("He" in this text - to mean "He" or "She").
We react to serious mishaps, life altering setbacks, disasters, abuse, and death by going through phases of grieving. Traumas are complex outcomes of psychodynamic and biochemical processes. But particulars of traumas depend heavily on interaction between victim and his social milieu.
It would seem that while victim progresses from denial to helplessness, rage, depression and thence to acceptance of traumatizing events - society demonstrates a diametrically opposed progression. This incompatibility, this mismatch of psychological phases is what leads to formation and crystallization of trauma.
Victim phase I - DENIAL
The magnitude of such unfortunate events is often so overwhelming, their nature so alien, and their message so menacing - that denial sets in as a defence mechanism aimed at self preservation. The victim denies that event occurred, that he or she is being abused, that a loved one passed away.
Society phase I - ACCEPTANCE, MOVING ON
The victim's nearest ("Society") - his colleagues, his employees, his clients, even his spouse, children, and friends - rarely experience events with same shattering intensity. They are likely to accept bad news and move on. Even at their most considerate and empathic, they are likely to lose patience with victim's state of mind. They tend to ignore victim, or chastise him, to mock, or to deride his feelings or behaviour, to collude to repress painful memories, or to trivialize them.
Summary Phase I
The mismatch between victim's reactive patterns and emotional needs and society's matter-of-fact attitude hinders growth and healing. The victim requires society's help in avoiding a head-on confrontation with a reality he cannot digest. Instead, society serves as a constant and mentally destabilizing reminder of root of victim's unbearable agony (the Job syndrome).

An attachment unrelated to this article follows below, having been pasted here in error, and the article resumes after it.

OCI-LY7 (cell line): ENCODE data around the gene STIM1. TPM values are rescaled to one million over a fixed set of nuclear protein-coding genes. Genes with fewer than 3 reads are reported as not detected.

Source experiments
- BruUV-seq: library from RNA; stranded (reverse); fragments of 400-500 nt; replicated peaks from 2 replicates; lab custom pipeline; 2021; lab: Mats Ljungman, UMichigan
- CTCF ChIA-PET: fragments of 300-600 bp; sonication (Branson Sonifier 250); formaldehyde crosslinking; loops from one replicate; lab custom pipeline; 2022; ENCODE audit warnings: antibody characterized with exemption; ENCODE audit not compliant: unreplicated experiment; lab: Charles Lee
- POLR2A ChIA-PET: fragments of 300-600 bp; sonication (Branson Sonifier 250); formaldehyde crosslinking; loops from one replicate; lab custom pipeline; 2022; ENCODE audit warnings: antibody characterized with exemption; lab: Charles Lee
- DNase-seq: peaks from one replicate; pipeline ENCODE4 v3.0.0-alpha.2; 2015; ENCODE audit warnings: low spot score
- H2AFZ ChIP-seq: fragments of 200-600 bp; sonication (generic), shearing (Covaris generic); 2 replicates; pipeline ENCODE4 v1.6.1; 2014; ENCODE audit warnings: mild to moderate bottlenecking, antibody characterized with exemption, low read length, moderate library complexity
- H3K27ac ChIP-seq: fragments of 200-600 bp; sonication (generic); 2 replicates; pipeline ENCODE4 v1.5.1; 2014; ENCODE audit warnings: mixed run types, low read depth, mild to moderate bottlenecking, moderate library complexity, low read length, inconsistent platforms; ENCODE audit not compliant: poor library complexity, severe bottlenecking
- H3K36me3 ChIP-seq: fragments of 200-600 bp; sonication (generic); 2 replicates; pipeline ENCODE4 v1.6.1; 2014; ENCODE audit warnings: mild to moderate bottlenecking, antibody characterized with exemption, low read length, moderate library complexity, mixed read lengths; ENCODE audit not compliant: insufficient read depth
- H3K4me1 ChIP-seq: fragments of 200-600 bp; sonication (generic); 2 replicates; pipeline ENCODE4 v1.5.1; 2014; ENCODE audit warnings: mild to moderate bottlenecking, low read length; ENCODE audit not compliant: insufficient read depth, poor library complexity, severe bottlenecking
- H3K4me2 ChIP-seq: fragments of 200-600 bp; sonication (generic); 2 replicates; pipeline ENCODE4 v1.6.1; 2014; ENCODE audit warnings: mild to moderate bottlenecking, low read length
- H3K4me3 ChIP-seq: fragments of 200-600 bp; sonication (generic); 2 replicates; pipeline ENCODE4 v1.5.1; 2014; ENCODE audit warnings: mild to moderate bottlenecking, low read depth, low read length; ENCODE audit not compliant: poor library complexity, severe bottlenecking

Victim phase II - HELPLESSNESS
Denial gradually gives way to a sense of all-pervasive and humiliating helplessness, often accompanied by debilitating fatigue and mental disintegration. These are among classic symptoms of PTSD (Post Traumatic Stress Disorder). These are bitter results of internalization and integration of harsh realization that there is nothing one can do to alter outcomes of a natural, or man-made, catastrophe. The horror in confronting one's finiteness, meaninglessness, negligibility, and powerlessness - is overpowering.
Society phase II - DEPRESSION
The more members of society come to grips with magnitude of loss, or evil, or threat represented by grief inducing events - sadder they become. Depression is often little more than suppressed or self-directed anger. The anger, in this case, is belatedly induced by an identified or diffuse source of threat, or of evil, or loss. It is a higher level variant of "fight or flight" reaction, tampered by rational understanding that "source" is often too abstract to tackle directly.
Summary Phase II
Thus, when victim is most in need, terrified by his helplessness and adrift - society is immersed in depression and unable to provide a holding and supporting environment. Growth and healing is again retarded by social interaction. The victim's innate sense of annulment is enhanced by self-addressed anger (=depression) of those around him.
Both victim and society react with RAGE to their predicaments. In an effort to narcissistically reassert himself, victim develops a grandiose sense of anger directed at paranoidally selected, unreal, diffuse, and abstract targets (=frustration sources). By expressing aggression, victim re-acquires mastery of world and of himself.
Members of society use rage to re-direct root cause of their depression (which is, as we said, self directed anger) and to channel it safely. To ensure that this expressed aggression alleviates their depression - real targets must are selected and real punishments meted out. In this respect, "social rage" differs from victim's. The former is intended to sublimate aggression and channel it in a socially acceptable manner - latter to reassert narcissistic self-love as an antidote to an all-devouring sense of helplessness.